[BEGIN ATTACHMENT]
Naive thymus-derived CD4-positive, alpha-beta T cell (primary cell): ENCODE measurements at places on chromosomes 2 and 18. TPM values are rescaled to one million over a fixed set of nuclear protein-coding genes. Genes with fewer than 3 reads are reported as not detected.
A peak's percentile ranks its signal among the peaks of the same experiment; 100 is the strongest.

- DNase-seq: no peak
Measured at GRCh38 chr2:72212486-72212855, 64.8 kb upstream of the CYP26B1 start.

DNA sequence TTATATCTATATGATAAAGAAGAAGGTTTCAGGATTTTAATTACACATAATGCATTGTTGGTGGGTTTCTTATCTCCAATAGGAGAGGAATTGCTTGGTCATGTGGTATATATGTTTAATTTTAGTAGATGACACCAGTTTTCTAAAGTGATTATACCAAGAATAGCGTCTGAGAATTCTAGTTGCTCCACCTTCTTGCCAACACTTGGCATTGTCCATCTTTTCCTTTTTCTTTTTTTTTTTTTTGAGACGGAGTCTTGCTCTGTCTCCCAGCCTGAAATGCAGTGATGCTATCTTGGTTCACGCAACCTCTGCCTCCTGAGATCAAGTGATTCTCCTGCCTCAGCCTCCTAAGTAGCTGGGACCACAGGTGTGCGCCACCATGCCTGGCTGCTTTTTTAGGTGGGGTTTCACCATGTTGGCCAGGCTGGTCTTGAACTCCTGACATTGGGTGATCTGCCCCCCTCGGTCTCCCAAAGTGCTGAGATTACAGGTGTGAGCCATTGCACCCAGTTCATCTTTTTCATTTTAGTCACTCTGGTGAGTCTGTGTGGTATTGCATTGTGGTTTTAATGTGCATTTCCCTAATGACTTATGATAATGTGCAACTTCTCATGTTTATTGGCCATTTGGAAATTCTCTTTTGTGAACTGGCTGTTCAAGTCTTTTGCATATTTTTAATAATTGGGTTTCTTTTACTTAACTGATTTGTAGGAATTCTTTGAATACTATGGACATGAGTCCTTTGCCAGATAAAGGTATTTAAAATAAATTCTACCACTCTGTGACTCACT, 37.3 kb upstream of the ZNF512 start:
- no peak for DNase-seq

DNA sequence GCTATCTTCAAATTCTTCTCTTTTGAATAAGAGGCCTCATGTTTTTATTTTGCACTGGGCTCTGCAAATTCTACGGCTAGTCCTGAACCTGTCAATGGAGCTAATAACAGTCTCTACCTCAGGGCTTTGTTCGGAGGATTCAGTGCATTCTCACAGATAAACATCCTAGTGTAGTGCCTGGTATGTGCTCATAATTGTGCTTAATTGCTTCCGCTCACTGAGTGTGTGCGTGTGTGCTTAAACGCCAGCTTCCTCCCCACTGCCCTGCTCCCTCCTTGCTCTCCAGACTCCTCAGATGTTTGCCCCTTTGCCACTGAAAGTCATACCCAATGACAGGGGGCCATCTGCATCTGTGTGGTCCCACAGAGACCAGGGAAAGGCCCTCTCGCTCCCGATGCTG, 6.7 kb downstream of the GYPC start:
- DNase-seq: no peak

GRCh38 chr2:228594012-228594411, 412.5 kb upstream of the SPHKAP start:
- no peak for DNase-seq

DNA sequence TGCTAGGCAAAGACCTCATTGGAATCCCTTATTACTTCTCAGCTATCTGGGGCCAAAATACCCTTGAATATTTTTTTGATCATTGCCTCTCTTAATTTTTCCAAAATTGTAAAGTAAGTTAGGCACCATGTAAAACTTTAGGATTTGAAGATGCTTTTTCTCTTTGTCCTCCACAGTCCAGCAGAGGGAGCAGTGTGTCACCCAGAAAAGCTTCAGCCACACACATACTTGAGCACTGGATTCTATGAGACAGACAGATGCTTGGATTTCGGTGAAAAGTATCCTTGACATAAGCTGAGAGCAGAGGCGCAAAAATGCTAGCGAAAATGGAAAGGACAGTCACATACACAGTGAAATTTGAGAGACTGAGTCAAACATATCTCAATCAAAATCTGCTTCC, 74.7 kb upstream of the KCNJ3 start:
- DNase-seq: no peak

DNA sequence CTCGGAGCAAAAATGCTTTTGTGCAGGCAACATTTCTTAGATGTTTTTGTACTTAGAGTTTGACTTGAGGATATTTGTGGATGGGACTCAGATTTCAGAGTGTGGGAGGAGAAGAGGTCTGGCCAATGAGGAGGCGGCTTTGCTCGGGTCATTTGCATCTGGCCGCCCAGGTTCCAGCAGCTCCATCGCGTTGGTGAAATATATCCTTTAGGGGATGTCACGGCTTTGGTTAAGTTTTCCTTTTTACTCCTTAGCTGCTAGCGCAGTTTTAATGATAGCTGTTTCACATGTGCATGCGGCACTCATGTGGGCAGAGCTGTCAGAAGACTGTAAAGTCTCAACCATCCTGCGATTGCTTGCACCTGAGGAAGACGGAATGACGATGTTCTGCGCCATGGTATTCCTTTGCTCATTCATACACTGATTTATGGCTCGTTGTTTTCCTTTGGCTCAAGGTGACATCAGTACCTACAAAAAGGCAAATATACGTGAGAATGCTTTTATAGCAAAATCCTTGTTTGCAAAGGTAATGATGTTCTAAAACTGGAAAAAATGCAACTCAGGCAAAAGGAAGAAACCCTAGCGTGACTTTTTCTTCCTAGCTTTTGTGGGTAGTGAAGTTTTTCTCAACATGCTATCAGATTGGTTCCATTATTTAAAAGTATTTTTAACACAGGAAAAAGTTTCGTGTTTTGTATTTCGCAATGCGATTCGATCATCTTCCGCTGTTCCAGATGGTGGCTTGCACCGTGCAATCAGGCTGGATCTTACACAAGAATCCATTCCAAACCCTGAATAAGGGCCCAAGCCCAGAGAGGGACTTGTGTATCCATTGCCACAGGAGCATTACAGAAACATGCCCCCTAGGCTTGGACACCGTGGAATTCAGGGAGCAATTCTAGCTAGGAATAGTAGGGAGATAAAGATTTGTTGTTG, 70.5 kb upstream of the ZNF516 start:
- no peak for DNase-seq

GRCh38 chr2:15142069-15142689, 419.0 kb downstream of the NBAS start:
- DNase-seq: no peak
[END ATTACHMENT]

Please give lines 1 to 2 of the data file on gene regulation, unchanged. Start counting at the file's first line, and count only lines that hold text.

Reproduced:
Naive thymus-derived CD4-positive, alpha-beta T cell (primary cell): ENCODE measurements at places on chromosomes 2 and 18. TPM values are rescaled to one million over a fixed set of nuclear protein-coding genes. Genes with fewer than 3 reads are reported as not detected.
A peak's percentile ranks its signal among the peaks of the same experiment; 100 is the strongest.